Every exposure of corruption would hurt an individual reputation. Can loss of somebody’s reputation alone be the ground to restrain publication? If allegations in a publication or proposed publication are true, or the author believes them to be true, they are entitled to be published. A publication may be defamatory, but it is entitled to be published as long as it is true or a defence of truth or of a privilege is made out. Lord Denning, the legendary British judge, in a landmark judicial pronouncement, said, “Insofar as the article will be defamatory of the plaintiff, it is clear that he cannot get an injunction. The court will not restrain the publication of an article even though it is defamatory when the defendant says he intends to justify it or make fair comments on a matter of public importance.”
A pre-publication injunction can only be granted in the rarest of rare cases. The jurisdiction to grant such injunction is a very narrow one and can be exercised with great caution specially in a case of libel and slander. A restraint can only be granted if an atrocious libel is wholly unjustified, causing serious injury to the plaintiff and it appears to a court that the defence of privilege or justification is just not possible. A reputation is a matter of private interest. A publication may involve public interest. In a conflict between the two, the scales inevitably lean in favour of public interest. However, private interest and reputations will only be protected when the plea of privilege or justification of truth almost appears impossible to be sustained. The court will grant a restraint order if satisfied that no defence would be available in such cases.
However, in cases where the subject matter of publication deals with issues of governance, corruption, maladministration or on issues of misconduct, a judicial gag order ought never to be granted.
While granting judicial restraint orders, the courts must also be concerned with the possibility of non-enforcement of these orders. The courts ought never to grant an order that cannot be enforced. Thus, an order restraining the electronic media from telecasting a particular news may be rendered otiose if international channels decide to telecast the same news item. Digital sites can be loaded with such information from anywhere in the world. The identity of the loader would remain anonymous. E-mails, blogs and websites across the world may be circulating the restrained article. Social media would be carrying comments at length. Only the national media would stand restrained. The satellite does not respect geographical boundaries. This would lead to a mockery of the judicial order. Courts do not pass orders which are impossible or difficult to implement. Futility of judicial orders which are incapable of enforcement would have to be borne in mind by judges when they pass such orders.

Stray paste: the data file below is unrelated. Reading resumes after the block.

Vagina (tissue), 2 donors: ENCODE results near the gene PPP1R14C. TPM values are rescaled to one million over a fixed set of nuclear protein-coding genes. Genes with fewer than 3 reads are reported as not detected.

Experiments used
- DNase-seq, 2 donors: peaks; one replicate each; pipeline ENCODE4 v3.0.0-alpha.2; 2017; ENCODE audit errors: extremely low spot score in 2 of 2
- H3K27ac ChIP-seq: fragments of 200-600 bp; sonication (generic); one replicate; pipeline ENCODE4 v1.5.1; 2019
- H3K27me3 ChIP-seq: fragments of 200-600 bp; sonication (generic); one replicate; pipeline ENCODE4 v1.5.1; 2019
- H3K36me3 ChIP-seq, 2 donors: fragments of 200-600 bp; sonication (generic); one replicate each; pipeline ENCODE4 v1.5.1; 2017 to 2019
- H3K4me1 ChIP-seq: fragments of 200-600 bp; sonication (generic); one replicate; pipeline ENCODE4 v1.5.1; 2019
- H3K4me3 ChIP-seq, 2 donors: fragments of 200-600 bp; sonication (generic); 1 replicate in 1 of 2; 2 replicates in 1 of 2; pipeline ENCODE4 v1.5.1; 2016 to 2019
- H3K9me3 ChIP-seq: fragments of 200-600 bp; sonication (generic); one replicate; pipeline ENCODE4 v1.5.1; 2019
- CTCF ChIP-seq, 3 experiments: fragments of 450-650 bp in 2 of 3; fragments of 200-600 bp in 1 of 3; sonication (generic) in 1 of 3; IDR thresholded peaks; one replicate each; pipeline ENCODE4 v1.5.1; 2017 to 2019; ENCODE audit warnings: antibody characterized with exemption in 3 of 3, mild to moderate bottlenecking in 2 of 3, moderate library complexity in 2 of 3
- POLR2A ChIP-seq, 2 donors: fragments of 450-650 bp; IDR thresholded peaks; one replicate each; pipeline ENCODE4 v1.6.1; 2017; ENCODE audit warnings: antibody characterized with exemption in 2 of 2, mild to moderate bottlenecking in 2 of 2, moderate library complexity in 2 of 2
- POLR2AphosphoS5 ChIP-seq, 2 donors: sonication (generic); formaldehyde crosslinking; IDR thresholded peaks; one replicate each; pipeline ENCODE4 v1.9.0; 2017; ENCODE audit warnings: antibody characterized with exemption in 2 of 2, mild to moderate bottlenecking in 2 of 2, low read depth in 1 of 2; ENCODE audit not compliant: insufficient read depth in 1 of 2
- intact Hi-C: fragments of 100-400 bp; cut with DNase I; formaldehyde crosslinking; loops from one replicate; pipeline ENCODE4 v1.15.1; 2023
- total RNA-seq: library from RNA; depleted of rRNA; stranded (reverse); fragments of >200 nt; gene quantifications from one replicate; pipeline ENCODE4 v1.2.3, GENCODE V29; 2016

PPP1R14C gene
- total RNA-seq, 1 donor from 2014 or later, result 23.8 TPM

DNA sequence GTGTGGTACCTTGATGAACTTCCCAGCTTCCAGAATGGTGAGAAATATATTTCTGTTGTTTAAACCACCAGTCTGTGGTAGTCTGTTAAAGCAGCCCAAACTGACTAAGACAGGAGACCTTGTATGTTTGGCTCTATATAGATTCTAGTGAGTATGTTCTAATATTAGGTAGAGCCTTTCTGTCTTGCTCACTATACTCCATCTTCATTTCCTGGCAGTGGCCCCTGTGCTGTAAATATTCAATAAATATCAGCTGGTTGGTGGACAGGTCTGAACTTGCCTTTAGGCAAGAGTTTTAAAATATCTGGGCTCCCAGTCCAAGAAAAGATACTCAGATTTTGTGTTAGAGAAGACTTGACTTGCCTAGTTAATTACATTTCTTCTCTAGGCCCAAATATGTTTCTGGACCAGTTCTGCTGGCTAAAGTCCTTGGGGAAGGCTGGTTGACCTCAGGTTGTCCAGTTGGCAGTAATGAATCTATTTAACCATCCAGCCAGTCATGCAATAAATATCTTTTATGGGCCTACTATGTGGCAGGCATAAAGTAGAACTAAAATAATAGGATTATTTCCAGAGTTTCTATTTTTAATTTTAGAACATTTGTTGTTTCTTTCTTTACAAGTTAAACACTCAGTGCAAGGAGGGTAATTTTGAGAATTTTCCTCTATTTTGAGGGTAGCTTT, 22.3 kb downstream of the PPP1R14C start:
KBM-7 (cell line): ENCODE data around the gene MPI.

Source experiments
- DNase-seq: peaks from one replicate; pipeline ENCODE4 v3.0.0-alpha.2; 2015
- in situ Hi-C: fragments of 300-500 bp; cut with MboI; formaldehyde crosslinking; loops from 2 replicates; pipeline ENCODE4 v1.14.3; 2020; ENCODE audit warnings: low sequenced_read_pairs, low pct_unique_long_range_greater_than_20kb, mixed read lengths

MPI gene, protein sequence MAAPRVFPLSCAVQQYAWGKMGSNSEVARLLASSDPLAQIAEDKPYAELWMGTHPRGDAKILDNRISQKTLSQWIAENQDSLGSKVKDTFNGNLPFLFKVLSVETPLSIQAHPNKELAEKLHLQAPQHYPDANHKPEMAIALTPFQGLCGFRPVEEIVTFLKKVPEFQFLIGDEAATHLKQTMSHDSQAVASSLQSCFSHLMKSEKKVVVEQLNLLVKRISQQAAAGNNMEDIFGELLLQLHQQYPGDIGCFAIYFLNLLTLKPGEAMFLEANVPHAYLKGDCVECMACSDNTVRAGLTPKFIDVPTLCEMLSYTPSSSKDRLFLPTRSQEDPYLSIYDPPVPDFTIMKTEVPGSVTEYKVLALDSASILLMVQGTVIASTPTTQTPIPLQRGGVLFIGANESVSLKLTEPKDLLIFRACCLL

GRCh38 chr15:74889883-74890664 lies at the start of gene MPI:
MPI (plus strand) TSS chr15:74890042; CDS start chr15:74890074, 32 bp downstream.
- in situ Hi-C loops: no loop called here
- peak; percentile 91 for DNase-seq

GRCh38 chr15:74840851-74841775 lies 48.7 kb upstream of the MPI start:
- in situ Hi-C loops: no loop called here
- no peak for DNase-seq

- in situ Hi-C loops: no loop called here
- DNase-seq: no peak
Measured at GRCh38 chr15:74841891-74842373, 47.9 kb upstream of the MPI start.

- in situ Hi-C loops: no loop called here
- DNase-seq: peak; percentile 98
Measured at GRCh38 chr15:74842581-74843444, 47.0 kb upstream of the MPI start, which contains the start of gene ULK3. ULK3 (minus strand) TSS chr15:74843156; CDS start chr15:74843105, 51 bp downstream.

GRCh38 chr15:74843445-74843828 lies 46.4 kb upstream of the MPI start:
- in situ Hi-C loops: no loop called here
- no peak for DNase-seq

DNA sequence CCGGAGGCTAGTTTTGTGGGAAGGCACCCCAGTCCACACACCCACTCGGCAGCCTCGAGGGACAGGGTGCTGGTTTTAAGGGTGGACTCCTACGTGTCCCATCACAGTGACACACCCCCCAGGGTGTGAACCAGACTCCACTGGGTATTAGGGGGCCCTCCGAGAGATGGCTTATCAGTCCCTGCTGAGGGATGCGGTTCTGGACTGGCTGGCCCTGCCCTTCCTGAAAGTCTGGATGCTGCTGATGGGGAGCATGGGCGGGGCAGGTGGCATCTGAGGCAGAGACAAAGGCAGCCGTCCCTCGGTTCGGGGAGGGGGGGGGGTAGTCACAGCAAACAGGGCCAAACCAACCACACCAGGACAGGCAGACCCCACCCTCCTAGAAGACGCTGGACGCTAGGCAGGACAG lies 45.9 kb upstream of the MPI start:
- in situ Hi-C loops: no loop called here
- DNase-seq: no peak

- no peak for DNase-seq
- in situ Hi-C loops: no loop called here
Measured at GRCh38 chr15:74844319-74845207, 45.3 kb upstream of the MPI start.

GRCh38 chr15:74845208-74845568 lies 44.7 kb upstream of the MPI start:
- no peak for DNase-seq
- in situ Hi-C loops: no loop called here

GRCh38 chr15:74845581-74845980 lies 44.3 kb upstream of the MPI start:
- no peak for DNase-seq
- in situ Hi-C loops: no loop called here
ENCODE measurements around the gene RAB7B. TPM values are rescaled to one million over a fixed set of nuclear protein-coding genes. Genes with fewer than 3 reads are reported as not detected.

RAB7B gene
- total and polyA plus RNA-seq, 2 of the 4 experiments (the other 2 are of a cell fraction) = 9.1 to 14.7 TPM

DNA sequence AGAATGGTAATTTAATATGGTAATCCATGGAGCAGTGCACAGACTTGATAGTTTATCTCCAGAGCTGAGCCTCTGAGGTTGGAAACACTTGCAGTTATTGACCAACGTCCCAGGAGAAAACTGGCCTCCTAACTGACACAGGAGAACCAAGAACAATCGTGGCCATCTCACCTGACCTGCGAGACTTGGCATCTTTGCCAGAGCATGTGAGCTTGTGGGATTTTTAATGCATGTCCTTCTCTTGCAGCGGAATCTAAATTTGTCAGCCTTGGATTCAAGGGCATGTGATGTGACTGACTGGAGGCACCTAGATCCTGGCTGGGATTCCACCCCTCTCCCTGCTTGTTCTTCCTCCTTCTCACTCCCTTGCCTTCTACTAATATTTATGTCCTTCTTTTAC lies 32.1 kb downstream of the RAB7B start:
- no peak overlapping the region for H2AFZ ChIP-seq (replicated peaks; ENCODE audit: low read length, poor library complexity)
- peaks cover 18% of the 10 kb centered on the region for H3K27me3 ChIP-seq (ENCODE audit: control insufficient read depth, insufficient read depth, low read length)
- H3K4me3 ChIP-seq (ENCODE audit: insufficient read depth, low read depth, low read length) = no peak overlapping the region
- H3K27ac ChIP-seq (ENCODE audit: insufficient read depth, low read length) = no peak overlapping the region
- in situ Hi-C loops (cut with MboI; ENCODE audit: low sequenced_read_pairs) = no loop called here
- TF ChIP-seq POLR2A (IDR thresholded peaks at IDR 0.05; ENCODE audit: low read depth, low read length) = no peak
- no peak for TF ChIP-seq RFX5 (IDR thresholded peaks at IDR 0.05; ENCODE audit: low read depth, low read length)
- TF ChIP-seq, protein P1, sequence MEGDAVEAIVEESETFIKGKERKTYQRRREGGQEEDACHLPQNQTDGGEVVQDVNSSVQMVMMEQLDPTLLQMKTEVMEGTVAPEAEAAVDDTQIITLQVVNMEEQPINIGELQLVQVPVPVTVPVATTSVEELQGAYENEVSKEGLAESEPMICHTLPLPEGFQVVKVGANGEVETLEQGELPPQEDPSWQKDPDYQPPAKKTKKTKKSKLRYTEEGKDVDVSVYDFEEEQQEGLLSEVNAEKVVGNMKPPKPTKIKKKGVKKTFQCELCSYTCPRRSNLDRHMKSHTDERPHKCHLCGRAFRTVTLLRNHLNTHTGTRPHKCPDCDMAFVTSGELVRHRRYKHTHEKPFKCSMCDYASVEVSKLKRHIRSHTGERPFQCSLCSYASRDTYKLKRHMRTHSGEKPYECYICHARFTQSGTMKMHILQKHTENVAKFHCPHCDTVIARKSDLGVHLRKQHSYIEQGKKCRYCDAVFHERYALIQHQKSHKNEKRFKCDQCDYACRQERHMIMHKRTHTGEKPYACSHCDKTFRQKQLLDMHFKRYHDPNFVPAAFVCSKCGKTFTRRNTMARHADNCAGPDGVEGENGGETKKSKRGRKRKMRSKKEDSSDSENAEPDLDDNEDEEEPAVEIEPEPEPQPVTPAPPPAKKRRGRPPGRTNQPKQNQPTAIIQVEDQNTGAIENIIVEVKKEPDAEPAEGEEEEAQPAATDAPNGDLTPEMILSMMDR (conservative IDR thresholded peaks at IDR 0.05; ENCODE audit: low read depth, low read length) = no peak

A conflict between competing public interests will always have to be considered when judicial orders restraining publications are made. There is an overriding public interest in publication, dissemination of information and discussion. It is the essence of a democratic society. Even courts ought not to offend such a public interest.
The writer is leader of opposition in the Rajya Sabha